Search All of the Math Forum:

Views expressed in these public forums are not endorsed by NCTM or The Math Forum.

Notice: We are no longer accepting new posts, but the forums will continue to be readable.

Topic: Cardinalities
Replies: 17   Last Post: Jun 18, 2000 6:33 AM

 Messages: [ Previous | Next ]
 Steve Leibel Posts: 300 Registered: 12/6/04
Re: Cardinalities
Posted: Jun 7, 2000 3:23 PM

In article <393E4DD2.D4A141D4@gmx.de>, Sebastian Holzmann
<SHolzmann@gmx.de> wrote:

> Robin Chapman wrote:
> > Dafydd y garreg wen <mavnw@csv.warwick.ac.uk> wrote:
> > > What is the cardinality of the power set of N? Is it the same as the
> > > cardinality of R?

> >
> > Yes.

>
> This answer is incorrect. This statement is an incarnation of the famous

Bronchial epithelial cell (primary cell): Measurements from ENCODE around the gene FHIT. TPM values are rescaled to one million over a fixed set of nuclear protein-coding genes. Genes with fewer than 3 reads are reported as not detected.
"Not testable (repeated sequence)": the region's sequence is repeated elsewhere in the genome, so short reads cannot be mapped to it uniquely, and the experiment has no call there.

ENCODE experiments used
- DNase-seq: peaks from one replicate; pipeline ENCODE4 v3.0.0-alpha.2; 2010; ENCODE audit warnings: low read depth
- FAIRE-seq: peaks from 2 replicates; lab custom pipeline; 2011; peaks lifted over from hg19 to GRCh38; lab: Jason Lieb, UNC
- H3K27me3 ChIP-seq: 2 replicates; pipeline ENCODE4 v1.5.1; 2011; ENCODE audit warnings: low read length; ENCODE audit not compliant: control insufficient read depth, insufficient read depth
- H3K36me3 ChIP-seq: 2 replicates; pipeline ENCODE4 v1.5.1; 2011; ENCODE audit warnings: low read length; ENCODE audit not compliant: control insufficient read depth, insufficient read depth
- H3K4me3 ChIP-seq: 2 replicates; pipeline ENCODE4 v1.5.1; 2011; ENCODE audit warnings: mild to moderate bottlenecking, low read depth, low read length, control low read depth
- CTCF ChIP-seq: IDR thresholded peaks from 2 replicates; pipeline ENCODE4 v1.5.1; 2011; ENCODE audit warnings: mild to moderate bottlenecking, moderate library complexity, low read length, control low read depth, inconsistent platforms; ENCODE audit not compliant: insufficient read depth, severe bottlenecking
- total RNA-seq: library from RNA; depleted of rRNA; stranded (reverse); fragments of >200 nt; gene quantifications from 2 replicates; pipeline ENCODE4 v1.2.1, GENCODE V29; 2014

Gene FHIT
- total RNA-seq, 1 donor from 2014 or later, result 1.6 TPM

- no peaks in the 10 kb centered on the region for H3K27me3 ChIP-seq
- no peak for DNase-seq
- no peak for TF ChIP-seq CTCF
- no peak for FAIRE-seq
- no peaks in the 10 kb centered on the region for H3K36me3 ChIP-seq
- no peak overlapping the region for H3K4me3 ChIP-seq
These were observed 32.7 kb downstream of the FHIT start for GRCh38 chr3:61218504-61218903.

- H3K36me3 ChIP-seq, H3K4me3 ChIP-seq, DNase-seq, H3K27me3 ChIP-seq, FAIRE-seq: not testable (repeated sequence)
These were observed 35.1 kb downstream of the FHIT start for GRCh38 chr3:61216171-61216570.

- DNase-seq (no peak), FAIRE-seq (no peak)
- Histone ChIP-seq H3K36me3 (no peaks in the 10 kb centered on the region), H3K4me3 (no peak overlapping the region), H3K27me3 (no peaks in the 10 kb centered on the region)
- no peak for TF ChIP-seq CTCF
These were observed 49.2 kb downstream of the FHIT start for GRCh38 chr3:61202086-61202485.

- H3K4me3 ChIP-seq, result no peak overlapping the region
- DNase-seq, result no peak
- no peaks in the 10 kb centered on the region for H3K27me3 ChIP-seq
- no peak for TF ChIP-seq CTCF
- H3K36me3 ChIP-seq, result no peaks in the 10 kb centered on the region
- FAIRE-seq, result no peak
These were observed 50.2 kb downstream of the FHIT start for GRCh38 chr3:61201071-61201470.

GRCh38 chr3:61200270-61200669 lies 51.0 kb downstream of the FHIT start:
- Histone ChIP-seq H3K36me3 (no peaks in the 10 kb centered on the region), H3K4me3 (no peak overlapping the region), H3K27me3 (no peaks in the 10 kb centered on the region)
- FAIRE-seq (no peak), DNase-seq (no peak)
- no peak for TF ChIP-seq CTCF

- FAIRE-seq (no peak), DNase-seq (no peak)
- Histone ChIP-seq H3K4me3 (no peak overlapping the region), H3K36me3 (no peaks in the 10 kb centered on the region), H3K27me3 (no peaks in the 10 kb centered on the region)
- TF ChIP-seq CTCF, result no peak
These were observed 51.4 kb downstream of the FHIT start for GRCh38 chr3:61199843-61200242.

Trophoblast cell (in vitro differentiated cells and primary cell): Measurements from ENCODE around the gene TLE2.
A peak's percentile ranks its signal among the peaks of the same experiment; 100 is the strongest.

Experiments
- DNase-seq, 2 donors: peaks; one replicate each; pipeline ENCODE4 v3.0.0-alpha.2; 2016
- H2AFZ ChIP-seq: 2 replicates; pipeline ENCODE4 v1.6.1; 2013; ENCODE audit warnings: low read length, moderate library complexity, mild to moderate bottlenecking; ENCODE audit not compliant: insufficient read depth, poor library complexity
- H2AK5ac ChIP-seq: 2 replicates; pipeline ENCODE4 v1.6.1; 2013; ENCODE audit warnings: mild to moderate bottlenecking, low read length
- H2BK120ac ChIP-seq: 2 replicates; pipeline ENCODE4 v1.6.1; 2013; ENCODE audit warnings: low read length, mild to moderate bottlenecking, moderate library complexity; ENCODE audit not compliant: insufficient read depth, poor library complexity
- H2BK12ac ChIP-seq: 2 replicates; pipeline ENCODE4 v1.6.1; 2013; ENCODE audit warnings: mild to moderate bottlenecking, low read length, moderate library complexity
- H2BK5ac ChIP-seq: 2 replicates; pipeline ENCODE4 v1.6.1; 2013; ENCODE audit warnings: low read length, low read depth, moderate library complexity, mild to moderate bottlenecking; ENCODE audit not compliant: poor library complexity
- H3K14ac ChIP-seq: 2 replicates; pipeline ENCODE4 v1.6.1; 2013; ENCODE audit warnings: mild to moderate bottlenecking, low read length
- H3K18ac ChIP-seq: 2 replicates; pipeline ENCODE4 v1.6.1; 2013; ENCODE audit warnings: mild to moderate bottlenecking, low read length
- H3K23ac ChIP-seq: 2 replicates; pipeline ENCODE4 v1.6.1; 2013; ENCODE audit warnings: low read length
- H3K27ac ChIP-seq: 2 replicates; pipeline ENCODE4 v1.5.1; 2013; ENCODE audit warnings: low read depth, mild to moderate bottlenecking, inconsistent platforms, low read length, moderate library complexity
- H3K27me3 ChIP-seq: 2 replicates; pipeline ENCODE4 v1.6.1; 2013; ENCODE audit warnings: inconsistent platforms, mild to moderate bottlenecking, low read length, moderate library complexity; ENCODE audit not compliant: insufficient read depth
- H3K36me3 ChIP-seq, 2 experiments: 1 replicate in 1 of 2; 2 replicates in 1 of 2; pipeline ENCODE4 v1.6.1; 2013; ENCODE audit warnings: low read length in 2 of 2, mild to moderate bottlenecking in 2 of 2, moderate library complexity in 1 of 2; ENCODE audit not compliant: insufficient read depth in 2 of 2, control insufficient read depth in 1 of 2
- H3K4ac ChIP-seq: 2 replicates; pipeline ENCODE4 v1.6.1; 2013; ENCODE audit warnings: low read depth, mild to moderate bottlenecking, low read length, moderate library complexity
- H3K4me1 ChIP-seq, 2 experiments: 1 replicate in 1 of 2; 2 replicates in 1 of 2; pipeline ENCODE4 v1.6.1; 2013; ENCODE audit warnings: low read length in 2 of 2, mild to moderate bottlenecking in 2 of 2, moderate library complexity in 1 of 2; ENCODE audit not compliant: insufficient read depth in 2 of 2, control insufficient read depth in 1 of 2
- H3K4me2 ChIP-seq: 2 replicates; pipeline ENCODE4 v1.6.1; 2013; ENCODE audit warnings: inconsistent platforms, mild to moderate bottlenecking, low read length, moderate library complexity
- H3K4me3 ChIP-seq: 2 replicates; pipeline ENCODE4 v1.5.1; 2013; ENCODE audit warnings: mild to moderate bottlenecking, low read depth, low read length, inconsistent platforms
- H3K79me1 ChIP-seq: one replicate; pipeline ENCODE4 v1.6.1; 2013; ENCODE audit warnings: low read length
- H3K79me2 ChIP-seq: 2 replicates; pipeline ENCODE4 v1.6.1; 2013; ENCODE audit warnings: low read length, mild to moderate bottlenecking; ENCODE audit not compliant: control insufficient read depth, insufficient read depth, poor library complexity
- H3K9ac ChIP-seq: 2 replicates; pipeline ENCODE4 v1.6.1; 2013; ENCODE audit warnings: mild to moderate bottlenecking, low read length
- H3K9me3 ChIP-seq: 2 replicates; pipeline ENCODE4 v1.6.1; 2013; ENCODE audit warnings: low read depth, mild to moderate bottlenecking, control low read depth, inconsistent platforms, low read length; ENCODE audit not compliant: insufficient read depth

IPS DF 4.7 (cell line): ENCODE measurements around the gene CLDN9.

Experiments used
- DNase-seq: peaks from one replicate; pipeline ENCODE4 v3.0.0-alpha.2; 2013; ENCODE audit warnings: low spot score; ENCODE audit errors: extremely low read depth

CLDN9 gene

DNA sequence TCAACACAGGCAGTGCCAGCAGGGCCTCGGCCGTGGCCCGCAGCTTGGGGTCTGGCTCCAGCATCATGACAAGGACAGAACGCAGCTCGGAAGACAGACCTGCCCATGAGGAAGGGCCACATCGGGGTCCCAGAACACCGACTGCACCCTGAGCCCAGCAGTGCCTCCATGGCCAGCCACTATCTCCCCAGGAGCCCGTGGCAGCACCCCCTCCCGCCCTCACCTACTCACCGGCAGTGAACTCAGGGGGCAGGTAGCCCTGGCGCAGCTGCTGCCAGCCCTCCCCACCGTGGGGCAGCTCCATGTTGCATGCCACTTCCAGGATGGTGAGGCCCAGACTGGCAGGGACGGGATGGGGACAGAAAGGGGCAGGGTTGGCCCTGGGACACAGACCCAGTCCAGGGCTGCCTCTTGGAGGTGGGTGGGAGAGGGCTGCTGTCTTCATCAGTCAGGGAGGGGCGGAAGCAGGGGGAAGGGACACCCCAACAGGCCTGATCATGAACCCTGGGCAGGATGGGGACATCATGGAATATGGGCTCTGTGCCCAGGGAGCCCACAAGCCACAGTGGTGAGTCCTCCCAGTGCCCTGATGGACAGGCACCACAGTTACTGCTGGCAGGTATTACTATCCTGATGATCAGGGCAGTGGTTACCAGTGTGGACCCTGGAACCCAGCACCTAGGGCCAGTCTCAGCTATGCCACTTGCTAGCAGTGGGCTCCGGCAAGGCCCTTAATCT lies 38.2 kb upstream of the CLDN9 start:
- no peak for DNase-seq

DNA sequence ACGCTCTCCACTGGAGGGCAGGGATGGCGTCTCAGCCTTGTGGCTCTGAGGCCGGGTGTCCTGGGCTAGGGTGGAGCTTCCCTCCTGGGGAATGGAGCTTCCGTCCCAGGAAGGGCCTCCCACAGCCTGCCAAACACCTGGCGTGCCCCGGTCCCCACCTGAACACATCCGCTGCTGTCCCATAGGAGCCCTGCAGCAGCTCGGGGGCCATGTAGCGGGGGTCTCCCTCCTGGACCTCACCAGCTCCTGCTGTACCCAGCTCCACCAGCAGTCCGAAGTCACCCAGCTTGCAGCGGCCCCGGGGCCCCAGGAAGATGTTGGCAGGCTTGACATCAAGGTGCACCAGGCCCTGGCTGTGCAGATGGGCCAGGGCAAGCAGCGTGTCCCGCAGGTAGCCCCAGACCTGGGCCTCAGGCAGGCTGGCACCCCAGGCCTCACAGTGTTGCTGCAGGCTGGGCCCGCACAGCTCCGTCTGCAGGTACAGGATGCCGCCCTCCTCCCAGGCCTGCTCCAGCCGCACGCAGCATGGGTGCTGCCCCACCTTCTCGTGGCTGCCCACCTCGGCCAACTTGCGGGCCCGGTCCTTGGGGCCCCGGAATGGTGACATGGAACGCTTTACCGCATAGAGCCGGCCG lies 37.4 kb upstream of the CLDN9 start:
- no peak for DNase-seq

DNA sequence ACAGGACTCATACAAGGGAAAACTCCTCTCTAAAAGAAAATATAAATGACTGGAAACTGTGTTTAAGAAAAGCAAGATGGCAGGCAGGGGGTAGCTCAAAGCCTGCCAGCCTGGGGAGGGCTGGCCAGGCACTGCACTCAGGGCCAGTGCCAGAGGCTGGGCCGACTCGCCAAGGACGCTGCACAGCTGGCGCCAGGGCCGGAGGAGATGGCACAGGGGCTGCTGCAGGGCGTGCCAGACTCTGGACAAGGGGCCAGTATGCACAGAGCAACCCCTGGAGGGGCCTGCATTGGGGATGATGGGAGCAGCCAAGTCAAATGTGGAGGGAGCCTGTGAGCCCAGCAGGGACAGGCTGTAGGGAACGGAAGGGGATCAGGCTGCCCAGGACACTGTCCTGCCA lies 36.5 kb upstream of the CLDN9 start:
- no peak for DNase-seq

> "continuum hypothesis". It is proven to be independent of the standard
> axioms of set theory. So we cannot prove it true or false using them.
>

That's a common misconception. It's easy to prove that card(P(N)) =
card(R) as follows

Given any subset S of N, consider the sequence of 0's and 1's whose n-th
term is

1 if n is an element of S, and

0 if n is not an element of S.

Putting a radix point to the left of the sequence gives the binary
expression of some real between 0 and 1.

Conversely, given a real between 0 and 1, write down its binary expansion,
which looks like .0011101010101 . . . say, and define S to be the subset
of N consisting of those n for which the n-th term of the binary expansion
is 1.

I've just demonstrated a bijection between the set of reals between 0 and
1, and the power set of N.

The continuum hypothesis asks whether there is a set of reals whose
cardinality is strictly between that of N and R.

Steve L